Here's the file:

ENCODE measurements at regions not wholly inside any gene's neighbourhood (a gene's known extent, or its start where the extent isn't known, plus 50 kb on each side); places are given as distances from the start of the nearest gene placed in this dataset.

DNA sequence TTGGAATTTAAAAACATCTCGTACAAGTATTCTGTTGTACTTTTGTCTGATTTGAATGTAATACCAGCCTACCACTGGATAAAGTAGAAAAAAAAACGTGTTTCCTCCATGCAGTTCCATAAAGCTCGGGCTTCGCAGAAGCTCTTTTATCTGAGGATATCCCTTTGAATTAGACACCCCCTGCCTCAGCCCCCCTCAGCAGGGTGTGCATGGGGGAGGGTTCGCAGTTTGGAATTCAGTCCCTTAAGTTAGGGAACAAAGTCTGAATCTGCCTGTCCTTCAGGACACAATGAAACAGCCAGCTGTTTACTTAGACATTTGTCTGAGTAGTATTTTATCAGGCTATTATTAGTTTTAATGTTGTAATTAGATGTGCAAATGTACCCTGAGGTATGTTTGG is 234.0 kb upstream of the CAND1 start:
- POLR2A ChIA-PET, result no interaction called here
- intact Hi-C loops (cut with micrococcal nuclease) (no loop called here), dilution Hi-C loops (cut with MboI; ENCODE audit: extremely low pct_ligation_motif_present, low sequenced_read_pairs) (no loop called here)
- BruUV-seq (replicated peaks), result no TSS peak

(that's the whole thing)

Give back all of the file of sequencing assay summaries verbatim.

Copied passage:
ENCODE measurements at regions not wholly inside any gene's neighbourhood (a gene's known extent, or its start where the extent isn't known, plus 50 kb on each side); places are given as distances from the start of the nearest gene placed in this dataset.

DNA sequence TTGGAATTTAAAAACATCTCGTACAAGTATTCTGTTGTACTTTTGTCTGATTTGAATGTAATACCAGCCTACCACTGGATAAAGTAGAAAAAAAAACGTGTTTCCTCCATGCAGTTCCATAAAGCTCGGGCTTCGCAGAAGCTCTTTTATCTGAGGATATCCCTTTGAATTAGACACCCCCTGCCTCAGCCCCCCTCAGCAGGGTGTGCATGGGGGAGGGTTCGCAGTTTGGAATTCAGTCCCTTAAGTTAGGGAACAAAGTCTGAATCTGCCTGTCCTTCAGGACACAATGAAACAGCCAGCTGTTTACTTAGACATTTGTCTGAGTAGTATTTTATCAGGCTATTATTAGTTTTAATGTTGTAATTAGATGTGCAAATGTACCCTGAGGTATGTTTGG is 234.0 kb upstream of the CAND1 start:
- POLR2A ChIA-PET, result no interaction called here
- intact Hi-C loops (cut with micrococcal nuclease) (no loop called here), dilution Hi-C loops (cut with MboI; ENCODE audit: extremely low pct_ligation_motif_present, low sequenced_read_pairs) (no loop called here)
- BruUV-seq (replicated peaks), result no TSS peak